Eighty-two people dating from 1975 to 1879 compared with 182 modern middle-class White and Black skeletons test the myths of radical changes produced by improved diet, less disease, and nineteenth century immigration. Longevity increases and health and growth improvement is clearest in reduced juvenile deaths (census data) and deepening of true pelvis. Stature increase is minimal (though seventeenth century Londoners and modern West Africans are shorter than Colonial to Modern Americans); teeth deteriorate and for cultural reasons fractures increase. Clavicles and forearms elongate.
South African Medical Journal = Suid-Afrikaanse Tydskrif Vir Geneeskunde
Compared with our ancestor's diet, that consumed by present-day Western populations is higher in intake of energy, of protein (especially animal protein) and of fat (especially animal fat), but lower in intake of fibre-containing cereal foods; this diet is associated with high rates of morbidity and mortality from degenerative diseases.
Our specific aim in a 10-year prospective study of 772 Cincinnati firemen (predominantly aged 26 to 46 years) was to determine the prevalence, attributes, and etiology of persistent hypobetalipoproteinemia, defined by entry low-density lipoprotein cholesterol (LDLC) less than 75 mg/dL. A second specific aim was to cross-sectionally assess hypocholesterolemia (defined by total serum cholesterol [TC] < 130 mg/dL) in 1,314 white and 165 black men aged 26 to 46 years in the National Health and Nutrition Examination Survey (NHANES I).
BACKGROUND: being unmarried is associated with worse health and increased mortality risk. Telomere length has emerged as a marker for biological ageing but it is unclear how telomere length relates to marital status. OBJECTIVE: to examine the relationship between telomere length and marital status in a sample of middle-aged adults. Design and subjects: cross-sectional analysis among 321 adults aged 40-64 years. METHODS: telomere length was measured by PCR (T/S ratio).
OBJECTIVES: We investigated whether, over time, baseline obesity is associated with change in depressive symptoms or if baseline symptoms of depression are associated with change in body mass index (BMI) and waist circumference. METHODS: We used latent growth curve modeling to examine data from years 5, 10, 15, and 20 of the Coronary Artery Risk Development in Young Adults study (n = 4643). We assessed depressive symptomatology with the Center for Epidemiological Studies Depression scale.
OBJECTIVE: Retrospective assessments of negative mood have predicted coronary artery disease development and progression. Using momentary assessment, we evaluated associations between average positive and negative mood states and diurnal mood patterns, with prevalent and incident coronary artery calcification (CAC), a measure of calcified atherosclerosis.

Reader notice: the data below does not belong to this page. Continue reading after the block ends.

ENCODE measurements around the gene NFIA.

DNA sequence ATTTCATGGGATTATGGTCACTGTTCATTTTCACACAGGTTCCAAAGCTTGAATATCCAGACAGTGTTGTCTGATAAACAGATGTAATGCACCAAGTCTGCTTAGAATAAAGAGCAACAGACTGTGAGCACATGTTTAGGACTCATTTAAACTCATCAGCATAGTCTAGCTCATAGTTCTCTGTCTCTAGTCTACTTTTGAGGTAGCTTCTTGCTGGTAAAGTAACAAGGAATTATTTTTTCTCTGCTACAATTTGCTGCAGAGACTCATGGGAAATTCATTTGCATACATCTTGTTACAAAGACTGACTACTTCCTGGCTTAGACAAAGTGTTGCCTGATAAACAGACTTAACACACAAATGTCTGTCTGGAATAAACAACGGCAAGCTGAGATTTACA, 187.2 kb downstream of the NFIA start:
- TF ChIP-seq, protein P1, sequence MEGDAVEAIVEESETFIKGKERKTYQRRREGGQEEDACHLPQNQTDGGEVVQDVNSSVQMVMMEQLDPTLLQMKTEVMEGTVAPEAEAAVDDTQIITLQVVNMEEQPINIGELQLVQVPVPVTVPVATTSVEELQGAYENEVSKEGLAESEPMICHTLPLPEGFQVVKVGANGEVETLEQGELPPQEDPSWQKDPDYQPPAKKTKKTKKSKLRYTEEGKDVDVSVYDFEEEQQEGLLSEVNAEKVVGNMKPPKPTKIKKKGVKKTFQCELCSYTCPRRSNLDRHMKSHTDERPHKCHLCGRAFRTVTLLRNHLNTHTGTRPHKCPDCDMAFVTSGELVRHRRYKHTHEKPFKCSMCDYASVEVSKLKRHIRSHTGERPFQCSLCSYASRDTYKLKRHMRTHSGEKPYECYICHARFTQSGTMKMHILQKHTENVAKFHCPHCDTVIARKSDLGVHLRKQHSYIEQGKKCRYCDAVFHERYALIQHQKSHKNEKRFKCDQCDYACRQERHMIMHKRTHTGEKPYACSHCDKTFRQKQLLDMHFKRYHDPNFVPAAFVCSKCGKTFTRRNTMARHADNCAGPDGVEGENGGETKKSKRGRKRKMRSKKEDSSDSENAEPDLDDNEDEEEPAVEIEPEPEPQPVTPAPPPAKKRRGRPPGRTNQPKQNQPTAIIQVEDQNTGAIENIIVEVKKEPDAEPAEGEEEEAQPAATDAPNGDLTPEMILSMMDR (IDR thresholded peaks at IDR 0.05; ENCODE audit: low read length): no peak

Violence against women within sexual relationships is a neglected area in public health despite the fact that, in partially defining women's capacity to protect themselves against STDs, pregnancy and unwanted sexual intercourse, it directly affects female reproductive health. This paper presents the findings of a qualitative study conducted among Xhosa-speaking adolescent women in South Africa which revealed male violent and coercive practices to dominate their sexual relationships.
While engaged in research on the same-sex marriage debate in mainline denominations, I interviewed 23 LGBT Christians, four of whom were drag queens. While it is not possible to generalize from such a small sample, the drag queens in this study insist on maintaining their identity as Christians despite the hegemonic discourse that renders faith and LGBT identities mutually exclusive. They developed innovative approaches to reconciling their gender and sexual identities with their spirituality.
Many studies are now documenting the circumstances of people living with HIV/AIDS in different parts of the world. We know an increasing amount about the experiences of women who make up the majority of those infected in countries in sub-Saharan Africa. However, very few researchers have examined the lives of female migrants from the region living with HIV. This article begins to fill that gap by exploring the situation of 62 women from different parts of Africa receiving treatment from the National Health Service in London.
Sexual violence within as well as outside sexual relationships has far-reaching public health and human rights implications and is a continuing focus of popular debate, media coverage, and research in postapartheid South Africa. Partly because it has been shown to affect individual vulnerability to HIV/AIDS, sexual violence has in recent years become framed as a global public health issue.